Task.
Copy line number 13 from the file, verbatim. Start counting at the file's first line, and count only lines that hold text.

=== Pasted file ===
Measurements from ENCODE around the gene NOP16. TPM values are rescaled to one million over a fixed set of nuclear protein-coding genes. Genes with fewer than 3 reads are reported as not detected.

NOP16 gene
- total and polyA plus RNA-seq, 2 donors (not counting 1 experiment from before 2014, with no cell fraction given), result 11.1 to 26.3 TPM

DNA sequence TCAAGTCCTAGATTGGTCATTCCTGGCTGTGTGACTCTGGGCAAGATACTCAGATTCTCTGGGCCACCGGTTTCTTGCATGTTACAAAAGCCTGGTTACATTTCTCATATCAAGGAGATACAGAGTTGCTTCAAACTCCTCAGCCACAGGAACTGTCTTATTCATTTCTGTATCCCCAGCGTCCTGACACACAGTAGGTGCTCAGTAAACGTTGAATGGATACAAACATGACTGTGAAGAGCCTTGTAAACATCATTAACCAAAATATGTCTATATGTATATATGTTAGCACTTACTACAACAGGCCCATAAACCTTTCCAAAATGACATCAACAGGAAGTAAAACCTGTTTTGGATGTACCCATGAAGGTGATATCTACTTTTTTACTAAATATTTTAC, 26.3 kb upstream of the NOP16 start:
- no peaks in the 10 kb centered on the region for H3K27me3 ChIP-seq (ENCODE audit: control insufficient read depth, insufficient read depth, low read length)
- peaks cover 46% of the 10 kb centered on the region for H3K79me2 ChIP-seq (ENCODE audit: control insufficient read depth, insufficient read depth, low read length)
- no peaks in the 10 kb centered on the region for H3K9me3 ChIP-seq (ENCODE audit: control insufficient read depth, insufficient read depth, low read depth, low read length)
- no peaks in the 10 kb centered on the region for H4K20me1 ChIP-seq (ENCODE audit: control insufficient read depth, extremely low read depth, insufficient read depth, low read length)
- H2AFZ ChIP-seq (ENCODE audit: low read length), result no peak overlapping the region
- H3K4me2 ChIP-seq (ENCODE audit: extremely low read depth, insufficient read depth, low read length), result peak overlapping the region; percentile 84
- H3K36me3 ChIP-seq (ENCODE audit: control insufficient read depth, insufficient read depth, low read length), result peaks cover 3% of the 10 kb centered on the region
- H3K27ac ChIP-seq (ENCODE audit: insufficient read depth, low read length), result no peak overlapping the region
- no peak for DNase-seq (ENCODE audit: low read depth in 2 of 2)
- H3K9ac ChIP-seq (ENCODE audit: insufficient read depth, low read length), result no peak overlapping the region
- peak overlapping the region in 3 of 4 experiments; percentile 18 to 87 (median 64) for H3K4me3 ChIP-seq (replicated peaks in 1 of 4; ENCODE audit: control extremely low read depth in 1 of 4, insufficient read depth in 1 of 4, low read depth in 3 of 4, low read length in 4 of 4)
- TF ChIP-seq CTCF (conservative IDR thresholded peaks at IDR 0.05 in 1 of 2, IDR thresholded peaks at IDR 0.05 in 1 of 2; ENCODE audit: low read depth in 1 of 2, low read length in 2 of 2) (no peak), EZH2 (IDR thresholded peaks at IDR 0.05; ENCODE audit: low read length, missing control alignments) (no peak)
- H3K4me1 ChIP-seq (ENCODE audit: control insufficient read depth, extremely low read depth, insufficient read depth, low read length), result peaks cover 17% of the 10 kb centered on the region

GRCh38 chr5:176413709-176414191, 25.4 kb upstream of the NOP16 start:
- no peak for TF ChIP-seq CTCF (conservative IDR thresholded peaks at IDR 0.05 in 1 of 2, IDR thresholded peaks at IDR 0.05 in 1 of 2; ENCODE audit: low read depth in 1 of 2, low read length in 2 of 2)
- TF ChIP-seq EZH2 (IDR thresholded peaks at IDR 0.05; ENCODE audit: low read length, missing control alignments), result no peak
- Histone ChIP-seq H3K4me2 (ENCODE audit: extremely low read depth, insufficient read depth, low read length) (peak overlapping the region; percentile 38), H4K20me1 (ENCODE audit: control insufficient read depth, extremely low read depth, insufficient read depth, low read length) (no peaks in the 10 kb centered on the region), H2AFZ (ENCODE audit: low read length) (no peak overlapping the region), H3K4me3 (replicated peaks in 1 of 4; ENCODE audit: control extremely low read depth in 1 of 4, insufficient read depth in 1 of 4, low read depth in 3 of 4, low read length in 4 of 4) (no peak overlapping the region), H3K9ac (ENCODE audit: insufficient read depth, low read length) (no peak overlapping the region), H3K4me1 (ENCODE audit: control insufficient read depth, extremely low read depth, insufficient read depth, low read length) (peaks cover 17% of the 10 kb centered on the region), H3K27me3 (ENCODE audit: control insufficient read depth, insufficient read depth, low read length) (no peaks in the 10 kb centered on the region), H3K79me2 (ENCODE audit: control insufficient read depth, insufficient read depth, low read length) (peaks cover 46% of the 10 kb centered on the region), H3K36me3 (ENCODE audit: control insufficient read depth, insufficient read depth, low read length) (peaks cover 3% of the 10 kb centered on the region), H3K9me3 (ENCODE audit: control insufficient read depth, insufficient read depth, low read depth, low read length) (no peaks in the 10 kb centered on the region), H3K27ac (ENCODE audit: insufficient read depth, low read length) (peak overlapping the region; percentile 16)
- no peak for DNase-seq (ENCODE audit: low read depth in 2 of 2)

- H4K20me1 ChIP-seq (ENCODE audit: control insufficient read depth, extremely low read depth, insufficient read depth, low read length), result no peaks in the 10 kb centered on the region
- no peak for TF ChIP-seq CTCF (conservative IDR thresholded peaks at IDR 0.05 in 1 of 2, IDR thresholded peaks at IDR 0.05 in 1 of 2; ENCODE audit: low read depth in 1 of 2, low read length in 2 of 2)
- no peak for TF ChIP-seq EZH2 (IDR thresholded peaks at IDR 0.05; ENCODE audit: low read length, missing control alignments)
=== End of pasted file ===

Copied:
- no peak for DNase-seq (ENCODE audit: low read depth in 2 of 2)